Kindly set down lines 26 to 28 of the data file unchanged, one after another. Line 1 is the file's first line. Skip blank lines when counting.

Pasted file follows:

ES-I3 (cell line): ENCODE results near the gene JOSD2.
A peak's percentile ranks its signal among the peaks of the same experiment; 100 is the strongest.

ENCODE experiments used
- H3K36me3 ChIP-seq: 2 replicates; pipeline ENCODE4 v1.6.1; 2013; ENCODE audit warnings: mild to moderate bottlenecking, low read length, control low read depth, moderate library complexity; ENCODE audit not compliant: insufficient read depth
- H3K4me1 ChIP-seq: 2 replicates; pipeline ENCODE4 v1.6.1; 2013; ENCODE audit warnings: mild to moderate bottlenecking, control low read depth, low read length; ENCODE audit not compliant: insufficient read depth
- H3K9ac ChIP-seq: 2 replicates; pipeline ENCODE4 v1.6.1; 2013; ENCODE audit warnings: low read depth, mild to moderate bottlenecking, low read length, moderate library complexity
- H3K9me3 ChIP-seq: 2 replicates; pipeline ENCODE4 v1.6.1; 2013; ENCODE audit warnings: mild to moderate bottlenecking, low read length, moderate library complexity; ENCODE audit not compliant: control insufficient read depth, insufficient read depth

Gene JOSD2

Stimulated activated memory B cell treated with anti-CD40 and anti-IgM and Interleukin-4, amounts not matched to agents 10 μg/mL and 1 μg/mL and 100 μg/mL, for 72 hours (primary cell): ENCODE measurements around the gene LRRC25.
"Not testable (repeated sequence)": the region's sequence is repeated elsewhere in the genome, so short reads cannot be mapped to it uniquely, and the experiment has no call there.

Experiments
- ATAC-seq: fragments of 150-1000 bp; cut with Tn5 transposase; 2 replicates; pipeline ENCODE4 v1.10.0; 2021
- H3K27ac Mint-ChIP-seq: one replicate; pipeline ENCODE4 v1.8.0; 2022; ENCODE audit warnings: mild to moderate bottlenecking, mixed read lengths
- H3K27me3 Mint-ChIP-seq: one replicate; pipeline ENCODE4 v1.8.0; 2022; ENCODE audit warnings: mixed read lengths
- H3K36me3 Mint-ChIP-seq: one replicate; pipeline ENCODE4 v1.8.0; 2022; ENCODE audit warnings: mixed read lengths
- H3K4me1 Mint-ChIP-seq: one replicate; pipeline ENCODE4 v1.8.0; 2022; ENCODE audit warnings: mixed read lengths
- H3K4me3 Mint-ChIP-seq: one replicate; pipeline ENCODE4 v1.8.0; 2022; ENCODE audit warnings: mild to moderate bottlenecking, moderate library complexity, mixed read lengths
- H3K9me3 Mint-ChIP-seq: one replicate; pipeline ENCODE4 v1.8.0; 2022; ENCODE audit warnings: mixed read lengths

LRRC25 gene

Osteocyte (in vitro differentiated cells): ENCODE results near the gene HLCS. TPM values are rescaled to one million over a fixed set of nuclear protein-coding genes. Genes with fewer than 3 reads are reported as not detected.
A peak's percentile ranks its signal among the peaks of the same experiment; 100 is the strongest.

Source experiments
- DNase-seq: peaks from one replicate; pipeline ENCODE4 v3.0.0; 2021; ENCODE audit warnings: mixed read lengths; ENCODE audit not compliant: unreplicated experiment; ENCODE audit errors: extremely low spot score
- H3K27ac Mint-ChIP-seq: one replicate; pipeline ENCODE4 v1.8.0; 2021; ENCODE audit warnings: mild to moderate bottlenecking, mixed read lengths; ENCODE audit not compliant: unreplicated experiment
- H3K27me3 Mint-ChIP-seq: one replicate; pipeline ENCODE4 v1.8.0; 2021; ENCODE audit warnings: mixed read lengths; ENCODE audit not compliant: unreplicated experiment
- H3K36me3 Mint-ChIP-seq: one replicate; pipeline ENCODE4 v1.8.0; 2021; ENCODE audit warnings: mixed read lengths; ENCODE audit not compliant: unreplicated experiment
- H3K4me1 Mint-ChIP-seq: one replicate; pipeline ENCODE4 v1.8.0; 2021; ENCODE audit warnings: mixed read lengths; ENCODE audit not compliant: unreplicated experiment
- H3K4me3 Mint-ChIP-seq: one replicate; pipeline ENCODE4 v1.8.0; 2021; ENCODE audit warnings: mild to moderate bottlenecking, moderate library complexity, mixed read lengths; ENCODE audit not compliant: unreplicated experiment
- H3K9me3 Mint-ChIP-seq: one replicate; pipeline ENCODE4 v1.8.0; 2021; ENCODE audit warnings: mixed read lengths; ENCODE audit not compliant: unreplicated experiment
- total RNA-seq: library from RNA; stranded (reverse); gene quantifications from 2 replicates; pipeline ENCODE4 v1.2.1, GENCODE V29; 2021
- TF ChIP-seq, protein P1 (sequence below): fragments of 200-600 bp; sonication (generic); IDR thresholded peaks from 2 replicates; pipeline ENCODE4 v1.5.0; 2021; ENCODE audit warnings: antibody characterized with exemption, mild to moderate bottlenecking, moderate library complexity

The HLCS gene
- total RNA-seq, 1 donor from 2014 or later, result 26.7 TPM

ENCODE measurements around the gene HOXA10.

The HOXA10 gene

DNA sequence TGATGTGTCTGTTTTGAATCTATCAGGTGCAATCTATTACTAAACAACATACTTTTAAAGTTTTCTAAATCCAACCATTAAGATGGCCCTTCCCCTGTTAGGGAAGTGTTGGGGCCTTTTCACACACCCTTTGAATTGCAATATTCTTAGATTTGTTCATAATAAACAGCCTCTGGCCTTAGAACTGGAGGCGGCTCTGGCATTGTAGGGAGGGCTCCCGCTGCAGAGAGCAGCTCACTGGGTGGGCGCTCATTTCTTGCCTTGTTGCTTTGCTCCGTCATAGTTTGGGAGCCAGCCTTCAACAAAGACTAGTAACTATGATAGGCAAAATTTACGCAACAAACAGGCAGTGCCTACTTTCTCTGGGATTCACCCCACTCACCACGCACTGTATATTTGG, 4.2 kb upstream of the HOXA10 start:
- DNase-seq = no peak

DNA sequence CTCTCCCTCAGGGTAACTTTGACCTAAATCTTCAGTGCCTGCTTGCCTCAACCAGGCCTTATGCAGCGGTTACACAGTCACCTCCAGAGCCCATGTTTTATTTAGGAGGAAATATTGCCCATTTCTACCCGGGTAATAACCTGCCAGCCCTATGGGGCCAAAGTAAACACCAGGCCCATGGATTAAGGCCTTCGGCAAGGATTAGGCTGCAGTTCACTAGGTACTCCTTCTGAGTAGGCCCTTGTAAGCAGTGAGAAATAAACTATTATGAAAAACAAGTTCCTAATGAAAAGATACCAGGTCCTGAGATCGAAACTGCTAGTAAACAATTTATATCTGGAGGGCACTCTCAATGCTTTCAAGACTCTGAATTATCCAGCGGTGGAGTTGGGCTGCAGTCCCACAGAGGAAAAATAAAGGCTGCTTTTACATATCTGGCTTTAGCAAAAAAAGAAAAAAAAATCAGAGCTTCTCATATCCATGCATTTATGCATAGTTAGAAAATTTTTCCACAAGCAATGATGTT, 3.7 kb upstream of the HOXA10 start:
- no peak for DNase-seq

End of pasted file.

- H3K36me3 Mint-ChIP-seq: one replicate; pipeline ENCODE4 v1.8.0; 2021; ENCODE audit warnings: mixed read lengths; ENCODE audit not compliant: unreplicated experiment
- H3K4me1 Mint-ChIP-seq: one replicate; pipeline ENCODE4 v1.8.0; 2021; ENCODE audit warnings: mixed read lengths; ENCODE audit not compliant: unreplicated experiment
- H3K4me3 Mint-ChIP-seq: one replicate; pipeline ENCODE4 v1.8.0; 2021; ENCODE audit warnings: mild to moderate bottlenecking, moderate library complexity, mixed read lengths; ENCODE audit not compliant: unreplicated experiment